If you pay an individual or a big company to invest your money for you, you should be aware of the fact that there is an extremely convincing case that you are foolishly throwing your money into the garbage can.

This is not even a secret! It has been amply demonstrated many times before that "active" investment management—which means you paying a smart guy in a suit to pick where to invest your money, on the assumption that he will give you a better return than you could possibly get on your own, because hey, he's a professional, and has a nice suit—does not generally pay for you, the investor, once you subtract the fees that you pay to these god damn investment advisers. And yet the industry persists! Today, there is yet another study out, this one from State Street, containing a variety of numbers that show quite plainly that the entire Guy In A Suit Charging You To Invest Your Money industry is one big ripoff.

"In total, the industry generates approximately $600 billion in active fees every year." Six hundred billion dollars we hand over annually to these investment managers in order to help us "beat the market." The concept of "beating the market" is referred to as generating "alpha," and it is the entire reason that we give $600 billion to these people in the first place. And how do they do? Well, in 2006, "the percentage of funds delivering 'true' alpha [meaning from skill, not luck] had shrunk to only 0.6 percent."

Zero point six percent. That is the chance that you have of selecting a mutual or other fund that will actually be worth what you pay for it. It is also, by the way, the chance that the person you pay to select funds for you has of selecting a worthwhile fund. It is not a good chance, in either case. So when the report notes that "only 49 percent of investors believe their provider is acting in the investors' best interest," the only real question is why that percentage is so low.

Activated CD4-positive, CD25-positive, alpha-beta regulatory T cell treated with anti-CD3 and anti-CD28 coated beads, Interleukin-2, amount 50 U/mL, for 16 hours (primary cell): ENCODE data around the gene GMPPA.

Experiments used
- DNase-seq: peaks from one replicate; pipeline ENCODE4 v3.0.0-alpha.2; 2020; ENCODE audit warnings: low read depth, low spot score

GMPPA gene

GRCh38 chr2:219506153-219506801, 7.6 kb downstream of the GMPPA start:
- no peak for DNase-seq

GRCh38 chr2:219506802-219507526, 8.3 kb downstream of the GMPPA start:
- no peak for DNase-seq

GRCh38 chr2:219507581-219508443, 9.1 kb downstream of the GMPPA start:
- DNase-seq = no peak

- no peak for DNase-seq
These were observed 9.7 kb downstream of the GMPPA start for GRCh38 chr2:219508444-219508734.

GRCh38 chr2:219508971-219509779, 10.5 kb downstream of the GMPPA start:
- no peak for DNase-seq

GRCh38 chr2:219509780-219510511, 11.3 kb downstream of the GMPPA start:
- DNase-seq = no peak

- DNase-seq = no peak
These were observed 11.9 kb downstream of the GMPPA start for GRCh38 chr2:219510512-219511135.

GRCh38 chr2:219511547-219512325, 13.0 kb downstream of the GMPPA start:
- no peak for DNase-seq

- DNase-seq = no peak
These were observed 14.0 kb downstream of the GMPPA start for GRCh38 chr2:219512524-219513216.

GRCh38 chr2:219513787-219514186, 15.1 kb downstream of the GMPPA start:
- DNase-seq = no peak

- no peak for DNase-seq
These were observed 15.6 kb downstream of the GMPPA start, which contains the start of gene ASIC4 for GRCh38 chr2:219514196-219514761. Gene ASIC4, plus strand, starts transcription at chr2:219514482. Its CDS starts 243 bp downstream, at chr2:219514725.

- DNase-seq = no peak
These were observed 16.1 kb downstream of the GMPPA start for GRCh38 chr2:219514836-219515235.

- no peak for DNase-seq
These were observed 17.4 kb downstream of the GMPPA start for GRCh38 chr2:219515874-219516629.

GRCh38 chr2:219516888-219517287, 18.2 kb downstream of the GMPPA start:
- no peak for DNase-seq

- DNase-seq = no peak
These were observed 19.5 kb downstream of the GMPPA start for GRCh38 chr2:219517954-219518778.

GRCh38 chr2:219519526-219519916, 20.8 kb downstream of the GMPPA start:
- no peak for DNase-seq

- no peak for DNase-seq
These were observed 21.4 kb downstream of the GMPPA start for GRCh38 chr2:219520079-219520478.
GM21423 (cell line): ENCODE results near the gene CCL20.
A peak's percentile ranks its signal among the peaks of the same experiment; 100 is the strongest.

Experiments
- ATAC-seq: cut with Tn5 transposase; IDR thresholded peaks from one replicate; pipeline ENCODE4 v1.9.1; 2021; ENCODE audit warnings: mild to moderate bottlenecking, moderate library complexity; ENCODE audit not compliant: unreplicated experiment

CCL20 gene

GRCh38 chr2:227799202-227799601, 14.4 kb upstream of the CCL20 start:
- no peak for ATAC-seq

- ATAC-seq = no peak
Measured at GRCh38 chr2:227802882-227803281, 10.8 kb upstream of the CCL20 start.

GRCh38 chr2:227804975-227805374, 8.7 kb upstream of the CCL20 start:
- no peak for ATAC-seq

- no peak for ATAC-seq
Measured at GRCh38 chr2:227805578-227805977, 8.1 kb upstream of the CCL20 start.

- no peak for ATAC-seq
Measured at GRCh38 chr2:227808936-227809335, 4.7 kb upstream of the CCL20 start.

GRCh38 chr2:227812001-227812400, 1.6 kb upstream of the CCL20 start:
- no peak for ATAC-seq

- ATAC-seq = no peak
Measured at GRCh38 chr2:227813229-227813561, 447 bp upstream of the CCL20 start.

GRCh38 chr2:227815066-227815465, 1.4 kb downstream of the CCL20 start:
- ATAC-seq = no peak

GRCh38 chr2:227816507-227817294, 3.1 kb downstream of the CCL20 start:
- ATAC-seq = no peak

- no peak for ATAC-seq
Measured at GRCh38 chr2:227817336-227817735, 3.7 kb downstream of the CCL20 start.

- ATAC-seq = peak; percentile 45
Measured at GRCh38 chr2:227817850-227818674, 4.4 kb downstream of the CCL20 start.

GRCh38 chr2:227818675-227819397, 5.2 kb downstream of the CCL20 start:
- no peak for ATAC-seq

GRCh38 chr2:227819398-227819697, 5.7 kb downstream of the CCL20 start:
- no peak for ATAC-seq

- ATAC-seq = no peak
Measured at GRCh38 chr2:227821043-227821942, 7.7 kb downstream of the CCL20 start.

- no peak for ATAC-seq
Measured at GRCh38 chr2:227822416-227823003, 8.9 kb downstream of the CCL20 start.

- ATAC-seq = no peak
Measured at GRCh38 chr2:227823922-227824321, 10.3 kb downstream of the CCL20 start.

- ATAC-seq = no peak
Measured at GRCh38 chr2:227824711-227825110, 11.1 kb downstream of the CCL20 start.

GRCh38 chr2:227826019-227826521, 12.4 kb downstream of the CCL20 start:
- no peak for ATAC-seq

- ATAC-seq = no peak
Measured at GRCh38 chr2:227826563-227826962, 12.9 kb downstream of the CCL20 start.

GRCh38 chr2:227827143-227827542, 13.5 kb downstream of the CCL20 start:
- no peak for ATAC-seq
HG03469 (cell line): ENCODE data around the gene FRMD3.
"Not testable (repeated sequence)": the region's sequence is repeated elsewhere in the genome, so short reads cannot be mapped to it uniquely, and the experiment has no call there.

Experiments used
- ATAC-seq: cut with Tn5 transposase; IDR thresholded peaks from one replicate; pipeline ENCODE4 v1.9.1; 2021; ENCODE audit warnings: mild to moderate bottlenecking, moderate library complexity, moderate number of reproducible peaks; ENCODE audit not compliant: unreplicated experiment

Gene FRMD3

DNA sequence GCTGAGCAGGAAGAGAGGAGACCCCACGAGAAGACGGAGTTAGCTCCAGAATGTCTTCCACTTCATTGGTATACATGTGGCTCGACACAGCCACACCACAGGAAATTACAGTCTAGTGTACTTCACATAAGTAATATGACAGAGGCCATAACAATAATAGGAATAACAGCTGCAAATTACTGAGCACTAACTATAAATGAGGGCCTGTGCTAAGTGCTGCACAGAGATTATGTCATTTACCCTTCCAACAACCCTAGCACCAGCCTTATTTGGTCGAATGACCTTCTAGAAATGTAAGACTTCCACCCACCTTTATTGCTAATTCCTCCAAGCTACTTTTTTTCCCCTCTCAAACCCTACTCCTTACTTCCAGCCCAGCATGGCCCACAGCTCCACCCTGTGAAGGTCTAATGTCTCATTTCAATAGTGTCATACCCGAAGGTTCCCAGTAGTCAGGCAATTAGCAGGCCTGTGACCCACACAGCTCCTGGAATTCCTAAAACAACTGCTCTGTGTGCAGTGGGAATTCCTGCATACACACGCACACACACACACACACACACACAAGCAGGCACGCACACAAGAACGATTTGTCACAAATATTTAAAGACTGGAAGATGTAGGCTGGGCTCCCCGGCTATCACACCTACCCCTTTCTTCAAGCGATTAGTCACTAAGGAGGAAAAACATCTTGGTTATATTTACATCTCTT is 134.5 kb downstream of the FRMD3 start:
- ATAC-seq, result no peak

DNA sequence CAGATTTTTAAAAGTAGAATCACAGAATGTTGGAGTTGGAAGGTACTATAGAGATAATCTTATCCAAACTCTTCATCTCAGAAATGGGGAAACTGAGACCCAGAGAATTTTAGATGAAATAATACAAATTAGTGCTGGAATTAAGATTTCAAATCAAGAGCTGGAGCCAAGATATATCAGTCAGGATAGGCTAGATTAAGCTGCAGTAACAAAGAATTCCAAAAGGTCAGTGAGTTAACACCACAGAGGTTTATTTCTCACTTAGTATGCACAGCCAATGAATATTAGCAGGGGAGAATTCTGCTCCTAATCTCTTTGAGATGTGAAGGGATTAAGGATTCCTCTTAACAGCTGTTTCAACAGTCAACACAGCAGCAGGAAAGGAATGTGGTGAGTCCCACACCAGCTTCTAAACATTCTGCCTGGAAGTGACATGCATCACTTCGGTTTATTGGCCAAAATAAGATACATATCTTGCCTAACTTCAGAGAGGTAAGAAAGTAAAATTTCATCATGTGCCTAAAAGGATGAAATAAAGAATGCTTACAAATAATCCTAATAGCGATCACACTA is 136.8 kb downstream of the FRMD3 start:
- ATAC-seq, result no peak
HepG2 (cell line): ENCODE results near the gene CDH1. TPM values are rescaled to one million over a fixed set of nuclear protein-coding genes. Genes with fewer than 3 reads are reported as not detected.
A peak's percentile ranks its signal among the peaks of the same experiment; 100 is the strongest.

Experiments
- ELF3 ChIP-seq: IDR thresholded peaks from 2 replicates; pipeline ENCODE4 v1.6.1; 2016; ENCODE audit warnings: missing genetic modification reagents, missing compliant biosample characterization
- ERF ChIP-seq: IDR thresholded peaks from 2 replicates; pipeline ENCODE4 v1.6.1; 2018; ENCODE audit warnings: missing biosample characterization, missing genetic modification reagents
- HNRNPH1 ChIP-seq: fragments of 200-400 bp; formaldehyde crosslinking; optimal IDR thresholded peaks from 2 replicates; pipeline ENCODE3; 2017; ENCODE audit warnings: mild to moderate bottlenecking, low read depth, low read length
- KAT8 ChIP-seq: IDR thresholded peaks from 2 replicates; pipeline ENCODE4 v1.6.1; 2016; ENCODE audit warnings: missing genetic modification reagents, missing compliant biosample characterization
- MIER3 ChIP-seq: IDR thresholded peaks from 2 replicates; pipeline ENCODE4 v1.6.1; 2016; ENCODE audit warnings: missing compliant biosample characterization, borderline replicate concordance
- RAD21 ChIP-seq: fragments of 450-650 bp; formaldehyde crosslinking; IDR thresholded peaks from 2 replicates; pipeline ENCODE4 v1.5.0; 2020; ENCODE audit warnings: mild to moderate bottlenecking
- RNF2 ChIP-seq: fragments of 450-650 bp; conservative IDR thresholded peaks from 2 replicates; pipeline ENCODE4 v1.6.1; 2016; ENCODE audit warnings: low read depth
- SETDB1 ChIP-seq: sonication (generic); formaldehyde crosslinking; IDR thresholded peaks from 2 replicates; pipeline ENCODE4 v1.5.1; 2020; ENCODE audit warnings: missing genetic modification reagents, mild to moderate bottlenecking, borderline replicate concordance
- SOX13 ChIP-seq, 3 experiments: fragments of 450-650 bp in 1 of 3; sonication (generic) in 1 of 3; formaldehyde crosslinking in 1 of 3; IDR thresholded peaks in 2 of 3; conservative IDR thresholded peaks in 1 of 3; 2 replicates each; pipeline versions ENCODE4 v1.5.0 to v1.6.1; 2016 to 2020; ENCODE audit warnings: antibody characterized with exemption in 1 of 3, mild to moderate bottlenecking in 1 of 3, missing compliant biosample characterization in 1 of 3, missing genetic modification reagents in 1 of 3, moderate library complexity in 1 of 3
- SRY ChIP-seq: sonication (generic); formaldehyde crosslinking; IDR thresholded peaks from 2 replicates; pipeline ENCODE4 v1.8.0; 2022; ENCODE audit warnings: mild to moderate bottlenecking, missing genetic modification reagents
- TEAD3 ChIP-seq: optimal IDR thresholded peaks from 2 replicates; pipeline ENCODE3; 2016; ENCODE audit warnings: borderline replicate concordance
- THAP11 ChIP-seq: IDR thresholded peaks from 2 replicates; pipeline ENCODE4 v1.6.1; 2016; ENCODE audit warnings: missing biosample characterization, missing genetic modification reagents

Perhaps you should just pick mutual funds on your own? You will still almost certainly lose! Consider: "researchers followed the returns of 715 US stock mutual funds, which had posted top quartile performance as of March 2010. Only two of the funds persisted in remaining in the top 25 percent throughout the subsequent four-year period (March 2010 to March 2014)." If you believe that it makes good sense to pay a premium fee to a mutual fund manager who has a 2/715 chance of having just four good years in a row, you are exactly the sort of sucker to whom the mutual fund industry would like to send a glossy pamphlet full of stock photos of attractive business people.

You can buy extremely low-cost index funds from companies like Vanguard that seek only to match the market, not to beat it, and you will save yourself a boatload of fees that you would have otherwise paid to Some Guy In A Suit who is no better at "beating the market" than you are, in all likelihood. There is $600 billion to be saved. We can spend that on candy.

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